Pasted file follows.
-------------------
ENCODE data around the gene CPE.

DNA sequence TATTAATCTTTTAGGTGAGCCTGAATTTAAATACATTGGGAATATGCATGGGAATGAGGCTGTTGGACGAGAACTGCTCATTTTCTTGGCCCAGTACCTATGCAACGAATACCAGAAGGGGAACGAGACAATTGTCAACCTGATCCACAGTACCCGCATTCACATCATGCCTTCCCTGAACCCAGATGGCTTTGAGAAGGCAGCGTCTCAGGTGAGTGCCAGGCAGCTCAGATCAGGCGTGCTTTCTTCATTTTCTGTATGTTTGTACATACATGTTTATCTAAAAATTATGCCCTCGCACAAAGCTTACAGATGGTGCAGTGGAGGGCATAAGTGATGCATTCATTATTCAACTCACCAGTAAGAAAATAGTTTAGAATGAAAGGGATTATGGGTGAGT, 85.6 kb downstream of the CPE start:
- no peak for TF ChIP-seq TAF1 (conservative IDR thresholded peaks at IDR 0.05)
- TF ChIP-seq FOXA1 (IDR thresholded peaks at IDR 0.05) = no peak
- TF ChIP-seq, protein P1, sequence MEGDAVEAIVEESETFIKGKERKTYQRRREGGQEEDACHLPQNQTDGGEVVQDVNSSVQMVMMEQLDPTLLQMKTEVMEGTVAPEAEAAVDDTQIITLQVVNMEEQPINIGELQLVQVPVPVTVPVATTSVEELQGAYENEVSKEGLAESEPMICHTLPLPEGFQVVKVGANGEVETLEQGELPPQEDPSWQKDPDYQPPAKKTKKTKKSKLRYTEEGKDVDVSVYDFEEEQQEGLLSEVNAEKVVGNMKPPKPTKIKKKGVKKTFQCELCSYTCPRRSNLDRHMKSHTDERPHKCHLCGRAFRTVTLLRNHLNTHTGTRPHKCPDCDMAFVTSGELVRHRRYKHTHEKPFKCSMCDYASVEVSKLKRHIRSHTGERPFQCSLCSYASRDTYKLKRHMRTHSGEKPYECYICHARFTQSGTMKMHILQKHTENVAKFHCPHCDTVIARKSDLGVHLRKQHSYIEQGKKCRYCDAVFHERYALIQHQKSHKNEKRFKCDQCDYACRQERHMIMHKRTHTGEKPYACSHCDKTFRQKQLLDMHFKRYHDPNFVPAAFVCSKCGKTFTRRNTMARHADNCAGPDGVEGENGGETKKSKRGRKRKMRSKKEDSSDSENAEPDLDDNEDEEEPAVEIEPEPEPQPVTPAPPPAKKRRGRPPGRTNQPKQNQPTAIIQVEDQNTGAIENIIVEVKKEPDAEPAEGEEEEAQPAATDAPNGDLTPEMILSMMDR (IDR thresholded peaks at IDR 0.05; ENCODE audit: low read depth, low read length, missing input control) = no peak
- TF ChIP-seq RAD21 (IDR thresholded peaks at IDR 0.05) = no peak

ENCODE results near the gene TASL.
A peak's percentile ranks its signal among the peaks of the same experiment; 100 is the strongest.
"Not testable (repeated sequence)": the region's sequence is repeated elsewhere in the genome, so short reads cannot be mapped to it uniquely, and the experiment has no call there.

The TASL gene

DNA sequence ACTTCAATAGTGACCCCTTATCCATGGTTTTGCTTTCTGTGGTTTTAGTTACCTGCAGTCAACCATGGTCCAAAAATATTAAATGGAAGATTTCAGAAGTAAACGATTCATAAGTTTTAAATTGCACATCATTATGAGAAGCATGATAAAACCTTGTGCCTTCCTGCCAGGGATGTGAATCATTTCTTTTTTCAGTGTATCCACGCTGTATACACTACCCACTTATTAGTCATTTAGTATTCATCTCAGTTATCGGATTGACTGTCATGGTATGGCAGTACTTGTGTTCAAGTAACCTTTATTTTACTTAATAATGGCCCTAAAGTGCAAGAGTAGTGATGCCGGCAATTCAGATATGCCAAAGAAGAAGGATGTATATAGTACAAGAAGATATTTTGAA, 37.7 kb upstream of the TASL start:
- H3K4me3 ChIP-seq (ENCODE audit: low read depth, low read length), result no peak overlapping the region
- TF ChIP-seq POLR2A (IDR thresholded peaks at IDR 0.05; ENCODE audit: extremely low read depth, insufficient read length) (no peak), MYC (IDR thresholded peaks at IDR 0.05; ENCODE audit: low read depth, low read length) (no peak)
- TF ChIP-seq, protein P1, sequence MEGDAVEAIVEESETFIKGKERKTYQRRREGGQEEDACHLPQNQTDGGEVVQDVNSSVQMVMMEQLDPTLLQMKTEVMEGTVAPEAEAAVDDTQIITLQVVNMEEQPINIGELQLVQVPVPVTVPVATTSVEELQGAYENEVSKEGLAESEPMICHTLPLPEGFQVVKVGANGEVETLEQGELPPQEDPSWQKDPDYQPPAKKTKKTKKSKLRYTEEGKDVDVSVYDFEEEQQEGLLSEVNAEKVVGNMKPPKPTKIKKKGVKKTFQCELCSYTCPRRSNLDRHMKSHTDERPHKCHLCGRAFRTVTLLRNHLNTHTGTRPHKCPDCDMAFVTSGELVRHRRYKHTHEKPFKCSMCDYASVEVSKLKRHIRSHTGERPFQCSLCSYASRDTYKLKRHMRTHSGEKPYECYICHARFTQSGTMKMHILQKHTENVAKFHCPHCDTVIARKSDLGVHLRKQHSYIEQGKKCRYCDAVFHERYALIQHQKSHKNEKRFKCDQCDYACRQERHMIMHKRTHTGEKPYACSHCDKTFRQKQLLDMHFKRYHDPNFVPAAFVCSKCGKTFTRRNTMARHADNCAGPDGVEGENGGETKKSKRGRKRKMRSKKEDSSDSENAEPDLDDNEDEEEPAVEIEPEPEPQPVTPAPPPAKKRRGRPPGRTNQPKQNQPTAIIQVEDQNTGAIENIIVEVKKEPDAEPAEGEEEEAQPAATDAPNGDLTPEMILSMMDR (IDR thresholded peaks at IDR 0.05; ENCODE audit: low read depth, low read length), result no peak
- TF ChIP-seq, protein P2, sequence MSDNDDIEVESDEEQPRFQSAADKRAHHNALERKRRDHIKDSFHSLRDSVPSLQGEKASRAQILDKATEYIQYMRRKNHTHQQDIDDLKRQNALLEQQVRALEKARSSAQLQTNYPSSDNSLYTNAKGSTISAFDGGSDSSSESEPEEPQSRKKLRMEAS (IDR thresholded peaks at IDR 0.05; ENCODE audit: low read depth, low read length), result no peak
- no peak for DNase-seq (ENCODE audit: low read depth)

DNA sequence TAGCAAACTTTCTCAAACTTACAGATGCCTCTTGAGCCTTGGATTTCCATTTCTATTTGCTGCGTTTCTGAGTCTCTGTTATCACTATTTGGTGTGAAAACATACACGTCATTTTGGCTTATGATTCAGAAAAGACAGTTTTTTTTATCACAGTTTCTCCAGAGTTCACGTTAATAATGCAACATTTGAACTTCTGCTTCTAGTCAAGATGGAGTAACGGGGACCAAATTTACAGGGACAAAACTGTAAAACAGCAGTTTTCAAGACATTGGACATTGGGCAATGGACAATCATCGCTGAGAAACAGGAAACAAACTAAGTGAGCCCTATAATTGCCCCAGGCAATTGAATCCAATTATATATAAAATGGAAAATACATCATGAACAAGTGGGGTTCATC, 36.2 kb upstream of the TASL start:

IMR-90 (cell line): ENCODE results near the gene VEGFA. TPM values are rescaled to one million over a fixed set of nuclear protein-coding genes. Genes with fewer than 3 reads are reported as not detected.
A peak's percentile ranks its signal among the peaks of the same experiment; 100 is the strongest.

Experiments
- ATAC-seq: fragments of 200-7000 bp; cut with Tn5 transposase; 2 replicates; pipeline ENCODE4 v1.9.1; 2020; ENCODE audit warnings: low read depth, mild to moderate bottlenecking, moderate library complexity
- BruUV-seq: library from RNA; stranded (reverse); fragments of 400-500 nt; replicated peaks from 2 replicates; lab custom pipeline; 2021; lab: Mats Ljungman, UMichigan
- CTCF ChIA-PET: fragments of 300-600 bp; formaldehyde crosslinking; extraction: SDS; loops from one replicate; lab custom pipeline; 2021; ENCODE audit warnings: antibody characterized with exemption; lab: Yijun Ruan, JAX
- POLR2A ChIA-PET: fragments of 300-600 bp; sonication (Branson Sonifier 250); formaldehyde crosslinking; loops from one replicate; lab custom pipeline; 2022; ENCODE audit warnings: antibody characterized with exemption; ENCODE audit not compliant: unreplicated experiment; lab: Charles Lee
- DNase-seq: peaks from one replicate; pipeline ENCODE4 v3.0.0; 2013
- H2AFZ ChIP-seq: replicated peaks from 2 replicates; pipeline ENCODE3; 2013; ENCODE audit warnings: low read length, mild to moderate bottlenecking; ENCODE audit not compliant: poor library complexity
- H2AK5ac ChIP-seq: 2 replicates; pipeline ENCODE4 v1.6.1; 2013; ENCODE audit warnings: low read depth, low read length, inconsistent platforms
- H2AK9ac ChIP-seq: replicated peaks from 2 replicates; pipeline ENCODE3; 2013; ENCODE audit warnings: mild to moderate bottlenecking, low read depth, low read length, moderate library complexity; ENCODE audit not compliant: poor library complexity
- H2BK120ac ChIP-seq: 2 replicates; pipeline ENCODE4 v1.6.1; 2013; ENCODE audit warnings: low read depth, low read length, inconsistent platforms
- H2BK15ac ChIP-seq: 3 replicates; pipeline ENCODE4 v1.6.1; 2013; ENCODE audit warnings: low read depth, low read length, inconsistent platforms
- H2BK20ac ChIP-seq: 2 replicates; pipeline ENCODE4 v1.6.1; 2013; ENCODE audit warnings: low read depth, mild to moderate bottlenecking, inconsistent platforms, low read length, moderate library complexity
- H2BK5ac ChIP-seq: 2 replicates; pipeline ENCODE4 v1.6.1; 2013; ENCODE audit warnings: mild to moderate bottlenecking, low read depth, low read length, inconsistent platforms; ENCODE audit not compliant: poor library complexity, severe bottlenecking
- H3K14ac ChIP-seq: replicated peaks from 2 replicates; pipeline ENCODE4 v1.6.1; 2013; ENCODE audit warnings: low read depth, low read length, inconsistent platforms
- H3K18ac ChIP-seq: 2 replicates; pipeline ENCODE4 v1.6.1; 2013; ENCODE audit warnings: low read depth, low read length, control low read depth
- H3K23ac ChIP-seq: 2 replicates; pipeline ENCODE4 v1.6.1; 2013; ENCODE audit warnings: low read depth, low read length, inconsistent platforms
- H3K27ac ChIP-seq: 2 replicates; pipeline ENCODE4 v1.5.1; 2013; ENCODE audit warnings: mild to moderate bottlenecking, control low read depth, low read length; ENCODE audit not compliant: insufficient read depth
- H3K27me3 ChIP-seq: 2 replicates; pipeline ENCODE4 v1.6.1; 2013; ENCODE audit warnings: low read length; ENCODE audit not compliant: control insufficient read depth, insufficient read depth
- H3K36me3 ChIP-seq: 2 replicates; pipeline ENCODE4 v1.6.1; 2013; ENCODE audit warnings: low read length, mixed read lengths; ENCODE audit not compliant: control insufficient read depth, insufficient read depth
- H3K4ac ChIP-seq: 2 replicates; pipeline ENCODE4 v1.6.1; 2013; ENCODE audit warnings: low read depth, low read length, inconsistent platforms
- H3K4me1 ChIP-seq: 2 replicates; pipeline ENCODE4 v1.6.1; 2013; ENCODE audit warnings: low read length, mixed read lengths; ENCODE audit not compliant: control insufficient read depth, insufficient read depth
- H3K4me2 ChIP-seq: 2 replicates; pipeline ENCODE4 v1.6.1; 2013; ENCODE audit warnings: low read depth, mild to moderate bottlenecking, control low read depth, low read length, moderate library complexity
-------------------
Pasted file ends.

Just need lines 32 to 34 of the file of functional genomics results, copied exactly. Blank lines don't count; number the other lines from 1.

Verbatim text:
- H2BK5ac ChIP-seq: 2 replicates; pipeline ENCODE4 v1.6.1; 2013; ENCODE audit warnings: mild to moderate bottlenecking, low read depth, low read length, inconsistent platforms; ENCODE audit not compliant: poor library complexity, severe bottlenecking
- H3K14ac ChIP-seq: replicated peaks from 2 replicates; pipeline ENCODE4 v1.6.1; 2013; ENCODE audit warnings: low read depth, low read length, inconsistent platforms
- H3K18ac ChIP-seq: 2 replicates; pipeline ENCODE4 v1.6.1; 2013; ENCODE audit warnings: low read depth, low read length, control low read depth